Therefore, while it becomes man seriously to employ his eyes in considering the works of God, since a place has been assigned him in this most glorious theatre that he may be a spectator of them, his special duty is to give ear to the Word, that he may the better profit.69 Hence it is not strange that those who are born in darkness become more and more hardened in their stupidity; because the vast majority instead of confining themselves within due bounds by listening with docility to the Word, exult in their own vanity. If true religion is to beam upon us, our principle must be, that it is necessary to begin with heavenly teaching, and that it is impossible for any man to obtain even the minutest portion of right and sound doctrine without being a disciple of Scripture. Hence, the first step in true knowledge is taken, when we reverently embrace the testimony which God has been pleased therein to give of himself. For not only does faith, full and perfect faith, but all correct knowledge of God, originate in obedience…

For if we reflect how prone the human mind is to lapse into forgetfulness of God, how readily inclined to every kind of error, how bent every now and then on devising new and fictitious religions, it will be easy to understand how necessary it was to make such a depository of doctrine as would secure it from either perishing by the neglect, vanishing away amid the errors, or being corrupted by the presumptuous audacity of men. It being thus manifest that God, foreseeing the inefficiency of his image imprinted on the fair form of the universe, has given the assistance of his Word to all whom he has ever been pleased to instruct effectually, we, too, must pursue this straight path, if we aspire in earnest to a genuine contemplation of God;—we must go, I say, to the Word, where the character of God, drawn from his works is described accurately and to the life; these works being estimated, not by our depraved Judgment, but by the standard of eternal truth. If, as I lately said, we turn aside from it, how great soever the speed with which we move, we shall never reach the goal, because we are off the course.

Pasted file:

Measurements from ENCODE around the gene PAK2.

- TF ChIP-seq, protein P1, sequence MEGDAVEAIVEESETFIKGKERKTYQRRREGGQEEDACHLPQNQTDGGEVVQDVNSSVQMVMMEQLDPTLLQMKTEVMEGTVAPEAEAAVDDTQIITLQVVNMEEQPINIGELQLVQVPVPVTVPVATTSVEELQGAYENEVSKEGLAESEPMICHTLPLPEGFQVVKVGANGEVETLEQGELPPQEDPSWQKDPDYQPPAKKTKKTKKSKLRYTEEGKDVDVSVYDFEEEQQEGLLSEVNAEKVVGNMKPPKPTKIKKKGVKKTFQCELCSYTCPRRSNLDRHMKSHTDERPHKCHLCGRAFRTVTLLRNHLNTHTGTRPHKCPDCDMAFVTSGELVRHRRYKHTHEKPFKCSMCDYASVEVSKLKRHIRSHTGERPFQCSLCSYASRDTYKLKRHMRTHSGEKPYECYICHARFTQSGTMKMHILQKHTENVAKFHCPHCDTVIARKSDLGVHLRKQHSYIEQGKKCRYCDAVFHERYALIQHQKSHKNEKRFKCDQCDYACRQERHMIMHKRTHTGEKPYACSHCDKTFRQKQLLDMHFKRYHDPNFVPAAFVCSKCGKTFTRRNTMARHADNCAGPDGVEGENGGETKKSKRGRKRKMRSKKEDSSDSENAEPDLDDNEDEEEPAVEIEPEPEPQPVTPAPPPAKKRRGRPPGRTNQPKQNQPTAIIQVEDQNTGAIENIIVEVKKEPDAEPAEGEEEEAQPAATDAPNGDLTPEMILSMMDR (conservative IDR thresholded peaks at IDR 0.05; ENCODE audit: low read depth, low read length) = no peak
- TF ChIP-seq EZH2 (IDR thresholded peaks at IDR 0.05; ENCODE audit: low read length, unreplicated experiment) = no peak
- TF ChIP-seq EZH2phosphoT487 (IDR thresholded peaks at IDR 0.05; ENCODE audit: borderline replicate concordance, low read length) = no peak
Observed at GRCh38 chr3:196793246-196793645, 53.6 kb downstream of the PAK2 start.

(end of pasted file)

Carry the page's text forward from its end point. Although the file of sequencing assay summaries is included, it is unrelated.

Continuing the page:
Second, the scientific process is not, in any way, general revelation. John Byl explains:

In the traditional evangelical view general revelation consists of God’s self-revelation: the invisible character of God is made known through His works of creation and providence (e.g., Rom. 1:20). Thus general revelation is considered to be quite distinct from nature, which is merely one of the means by which general revelation is mediated…

The term “revelation” carries the connotation that the knowledge which is revealed goes beyond our mere observations of nature. It implies that through the visible workings of nature certain invisible characteristics of nature are made manifest. We must then ask precisely what the contents of such revealed knowledge are and how it may be acquired.

In the case of God’s self-revelation, the step from the visible creation to the invisible God is made largely via the rudimentary knowledge of God that has been naturally implanted in the human mind…

The notion that God has revealed truth in two books, Scripture and nature, has been advocated as a means of reconciling science and Scripture from the beginning of the scientific revolution. And from the beginning it has been abused… Historically, the doctrine of the two books has frequently led to a demise in biblical authority.

General Revelation and Evangelicalism

Finally, general revelation does not consist of trees and ants and stars. General revelation is propositional revelation of God and what He requires of man revealed innately within man. Prior to the fall, it was as readily present in man’s mind as the words you are reading now are in your mind. Starting with this innate knowledge of God, man could look out upon creation and see His creator reflected in it. But he does not start with creation. He starts with God already revealed within his mind.